The 2011 Minnesota Cup entrepreneurial awards were announced at the U.
AUM Cardiovascular, which boasts an economical, non-invasive device that identifies lethal coronary blockages, was named the top prize winner in the annual Minnesota Cup entrepreneurial sweepstakes Thursday night at the University of Minnesota.
In addition to $25,000 for earning top spot in the biosciences category, AUM earned another $25,000 for being the overall winner of the seventh annual Minnesota Cup.
CEO Marie Johnson, a onetime General Motors manufacturing engineer, completed a doctorate in biomedical engineering from the U of M and spent several years working in the medical device field before starting AUM.
Meanwhile, veteran homebuilder Tadd Johnson earned his company, Energy Max Panel, top honors in the Clean Tech & Renewable Energy category.
Johnson, a boot-strapping entrepreneur, and his nail-pounding partners at Lakeland Custom Remodeling and Building, as well as the other category winners, get $25,000 in addition to consulting, legal and other services from the state's premier entrepreneurial awards competition.
Johnson said Thursday that the publicity and consulting services will help him expand his patent-pending "expanded-polystyrene" panel business that he says helps reduce heating and cooling costs by more than half in new residences.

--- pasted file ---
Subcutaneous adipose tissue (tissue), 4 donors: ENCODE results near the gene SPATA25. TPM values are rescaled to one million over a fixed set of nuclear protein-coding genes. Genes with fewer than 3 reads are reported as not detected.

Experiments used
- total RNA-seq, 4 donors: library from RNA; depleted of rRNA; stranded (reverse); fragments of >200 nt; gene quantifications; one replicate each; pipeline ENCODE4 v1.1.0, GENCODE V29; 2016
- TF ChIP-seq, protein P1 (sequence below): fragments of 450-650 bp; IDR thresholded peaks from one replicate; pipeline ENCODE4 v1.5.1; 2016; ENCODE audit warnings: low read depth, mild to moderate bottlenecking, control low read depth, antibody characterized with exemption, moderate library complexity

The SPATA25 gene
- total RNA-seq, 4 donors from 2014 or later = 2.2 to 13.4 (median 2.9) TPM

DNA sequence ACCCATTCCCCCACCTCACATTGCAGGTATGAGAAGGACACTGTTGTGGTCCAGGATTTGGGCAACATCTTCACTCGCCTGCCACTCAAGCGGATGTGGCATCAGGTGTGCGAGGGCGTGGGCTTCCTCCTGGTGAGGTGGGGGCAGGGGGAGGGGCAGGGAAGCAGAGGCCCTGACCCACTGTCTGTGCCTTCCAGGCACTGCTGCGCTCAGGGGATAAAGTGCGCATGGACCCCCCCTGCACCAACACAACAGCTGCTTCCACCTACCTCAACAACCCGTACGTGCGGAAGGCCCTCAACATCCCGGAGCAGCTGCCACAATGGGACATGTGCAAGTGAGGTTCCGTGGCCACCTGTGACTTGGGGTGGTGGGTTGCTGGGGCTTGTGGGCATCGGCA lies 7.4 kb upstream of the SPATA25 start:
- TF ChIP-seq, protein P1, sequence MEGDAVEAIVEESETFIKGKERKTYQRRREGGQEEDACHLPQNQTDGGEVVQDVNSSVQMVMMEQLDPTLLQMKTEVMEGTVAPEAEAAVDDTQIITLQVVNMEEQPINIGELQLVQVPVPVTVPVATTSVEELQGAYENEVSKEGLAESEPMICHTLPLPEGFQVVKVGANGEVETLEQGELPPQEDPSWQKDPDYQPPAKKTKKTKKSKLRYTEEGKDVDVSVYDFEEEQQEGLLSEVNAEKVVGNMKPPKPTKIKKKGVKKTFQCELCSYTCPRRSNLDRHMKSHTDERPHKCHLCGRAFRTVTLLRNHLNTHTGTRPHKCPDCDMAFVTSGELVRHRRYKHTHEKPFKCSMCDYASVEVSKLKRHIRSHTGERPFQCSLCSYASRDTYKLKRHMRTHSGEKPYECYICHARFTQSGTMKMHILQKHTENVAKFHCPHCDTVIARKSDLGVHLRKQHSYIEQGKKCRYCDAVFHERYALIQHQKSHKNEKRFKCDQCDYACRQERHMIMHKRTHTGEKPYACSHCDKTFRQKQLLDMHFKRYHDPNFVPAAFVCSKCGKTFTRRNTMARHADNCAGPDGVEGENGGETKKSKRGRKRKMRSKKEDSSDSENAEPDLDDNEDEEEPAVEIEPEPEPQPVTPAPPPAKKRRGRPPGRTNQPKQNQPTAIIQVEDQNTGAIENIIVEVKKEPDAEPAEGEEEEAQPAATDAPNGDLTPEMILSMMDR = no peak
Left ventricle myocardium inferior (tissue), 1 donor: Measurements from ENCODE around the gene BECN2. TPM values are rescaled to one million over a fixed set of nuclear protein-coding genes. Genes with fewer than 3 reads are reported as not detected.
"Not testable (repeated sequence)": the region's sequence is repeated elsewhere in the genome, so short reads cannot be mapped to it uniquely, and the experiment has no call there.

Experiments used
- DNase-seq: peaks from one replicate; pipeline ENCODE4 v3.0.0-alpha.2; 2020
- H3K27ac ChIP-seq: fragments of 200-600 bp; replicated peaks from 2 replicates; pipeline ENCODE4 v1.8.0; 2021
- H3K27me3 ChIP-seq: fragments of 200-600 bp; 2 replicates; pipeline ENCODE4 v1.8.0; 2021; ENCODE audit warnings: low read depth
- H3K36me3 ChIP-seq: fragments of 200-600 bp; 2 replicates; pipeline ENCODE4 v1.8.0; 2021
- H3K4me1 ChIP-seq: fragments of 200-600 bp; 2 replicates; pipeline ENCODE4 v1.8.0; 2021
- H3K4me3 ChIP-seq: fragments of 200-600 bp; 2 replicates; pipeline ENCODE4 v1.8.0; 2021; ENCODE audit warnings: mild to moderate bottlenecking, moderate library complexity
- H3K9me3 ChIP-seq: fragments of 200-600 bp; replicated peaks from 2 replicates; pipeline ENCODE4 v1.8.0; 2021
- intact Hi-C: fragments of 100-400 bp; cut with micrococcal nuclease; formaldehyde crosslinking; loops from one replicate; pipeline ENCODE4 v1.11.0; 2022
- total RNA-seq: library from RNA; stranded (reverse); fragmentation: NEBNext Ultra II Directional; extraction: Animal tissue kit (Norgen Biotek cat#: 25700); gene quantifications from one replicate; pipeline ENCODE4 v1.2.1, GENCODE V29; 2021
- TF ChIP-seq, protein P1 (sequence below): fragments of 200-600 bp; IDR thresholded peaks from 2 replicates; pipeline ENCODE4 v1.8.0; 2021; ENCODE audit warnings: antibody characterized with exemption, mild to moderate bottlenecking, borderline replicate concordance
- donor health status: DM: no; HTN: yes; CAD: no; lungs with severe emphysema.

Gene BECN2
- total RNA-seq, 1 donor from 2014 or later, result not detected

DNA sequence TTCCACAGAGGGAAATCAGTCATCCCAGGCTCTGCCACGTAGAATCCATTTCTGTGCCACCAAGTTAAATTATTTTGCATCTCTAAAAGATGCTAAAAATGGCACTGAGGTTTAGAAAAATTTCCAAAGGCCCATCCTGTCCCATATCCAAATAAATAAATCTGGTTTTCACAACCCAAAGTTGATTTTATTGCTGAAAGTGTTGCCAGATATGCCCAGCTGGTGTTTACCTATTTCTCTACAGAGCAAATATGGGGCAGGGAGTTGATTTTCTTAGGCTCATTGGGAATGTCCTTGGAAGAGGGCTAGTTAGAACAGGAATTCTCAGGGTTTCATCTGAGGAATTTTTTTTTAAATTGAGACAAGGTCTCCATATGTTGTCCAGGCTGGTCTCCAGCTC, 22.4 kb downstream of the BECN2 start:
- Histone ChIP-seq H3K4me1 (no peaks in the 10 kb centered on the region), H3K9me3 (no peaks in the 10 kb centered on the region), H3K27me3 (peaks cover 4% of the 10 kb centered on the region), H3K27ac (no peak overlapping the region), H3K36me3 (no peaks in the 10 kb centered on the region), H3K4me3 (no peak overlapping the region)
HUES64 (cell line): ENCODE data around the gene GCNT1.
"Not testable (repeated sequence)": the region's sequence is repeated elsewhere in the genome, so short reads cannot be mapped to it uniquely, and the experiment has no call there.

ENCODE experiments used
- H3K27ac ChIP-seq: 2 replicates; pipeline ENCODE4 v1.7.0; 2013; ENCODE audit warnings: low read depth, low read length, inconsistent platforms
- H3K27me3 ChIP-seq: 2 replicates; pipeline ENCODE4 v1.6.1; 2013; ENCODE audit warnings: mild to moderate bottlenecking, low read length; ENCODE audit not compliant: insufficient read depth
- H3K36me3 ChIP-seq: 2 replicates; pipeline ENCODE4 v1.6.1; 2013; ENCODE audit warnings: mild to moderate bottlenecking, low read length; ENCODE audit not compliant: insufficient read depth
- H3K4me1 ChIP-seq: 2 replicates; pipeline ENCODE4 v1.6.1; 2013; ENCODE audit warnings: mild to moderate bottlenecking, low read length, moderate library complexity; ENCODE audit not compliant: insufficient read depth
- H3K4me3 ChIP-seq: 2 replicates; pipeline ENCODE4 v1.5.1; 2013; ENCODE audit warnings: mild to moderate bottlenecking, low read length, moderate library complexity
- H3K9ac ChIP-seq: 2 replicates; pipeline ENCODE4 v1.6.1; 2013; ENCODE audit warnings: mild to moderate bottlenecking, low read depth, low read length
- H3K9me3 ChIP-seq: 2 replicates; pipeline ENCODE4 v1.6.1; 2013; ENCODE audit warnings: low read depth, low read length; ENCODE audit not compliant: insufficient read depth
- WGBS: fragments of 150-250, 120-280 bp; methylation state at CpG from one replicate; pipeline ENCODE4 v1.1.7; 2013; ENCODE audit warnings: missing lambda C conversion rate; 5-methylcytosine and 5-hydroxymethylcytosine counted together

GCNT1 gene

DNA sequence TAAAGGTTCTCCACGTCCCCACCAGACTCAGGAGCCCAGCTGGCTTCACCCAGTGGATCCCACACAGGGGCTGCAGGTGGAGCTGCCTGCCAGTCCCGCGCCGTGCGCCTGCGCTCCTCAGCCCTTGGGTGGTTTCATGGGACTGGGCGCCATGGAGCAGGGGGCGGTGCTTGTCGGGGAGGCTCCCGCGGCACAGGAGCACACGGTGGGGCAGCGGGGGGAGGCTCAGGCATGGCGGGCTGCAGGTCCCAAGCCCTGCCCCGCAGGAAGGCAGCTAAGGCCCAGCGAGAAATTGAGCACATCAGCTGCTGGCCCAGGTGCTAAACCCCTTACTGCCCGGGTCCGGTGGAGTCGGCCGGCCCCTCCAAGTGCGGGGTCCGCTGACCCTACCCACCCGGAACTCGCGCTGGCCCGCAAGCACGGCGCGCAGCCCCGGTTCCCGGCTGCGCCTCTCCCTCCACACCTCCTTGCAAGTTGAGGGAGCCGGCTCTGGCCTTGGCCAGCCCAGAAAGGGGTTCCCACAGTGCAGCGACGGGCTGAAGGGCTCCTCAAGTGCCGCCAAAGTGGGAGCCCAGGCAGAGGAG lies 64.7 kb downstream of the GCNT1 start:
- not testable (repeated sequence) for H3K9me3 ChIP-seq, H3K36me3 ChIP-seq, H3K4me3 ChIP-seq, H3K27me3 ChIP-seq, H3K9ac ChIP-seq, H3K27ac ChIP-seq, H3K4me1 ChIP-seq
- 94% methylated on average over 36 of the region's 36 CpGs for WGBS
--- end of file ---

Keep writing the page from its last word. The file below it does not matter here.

"Energy Max costs about 60 cents per square foot more to do a fiberglass job, but we are much cheaper than spray foam," he said. "We are showing a payback of under 12 months with the utility savings you get from Energy Max. We save people 50 to 70 percent on utility costs."
The seventh annual Minnesota Cup awards were presented Thursday evening at the University of Minnesota's McNamara Alumni Center by Gov. Mark Dayton, U of M President Eric Kaler and Carlson Cos. Chairwoman Marilyn Carlson Nelson.
The runner-up in the clean-tech category is Electric Yacht, a manufacturer of electric and hybrid motors for sailboats that are cleaner and quieter than gas motors.
Other category winners include:
High-tech: Naiku, technology platform that provides teachers real-time insight into the strengths and needs of their students, creates customized learning profiles and recommends learning activities.
Student: Tesgen, a developer of a lightweight power generator that can run on any fuel source.
Social entrepreneur: Hourcar, a program of Neighborhood Energy Connection that supports energy-efficient living through Twin Cities vehicle sharing.
More information is at www.MinnesotaCup.org.
Neal St. Anthony • 612-673-7144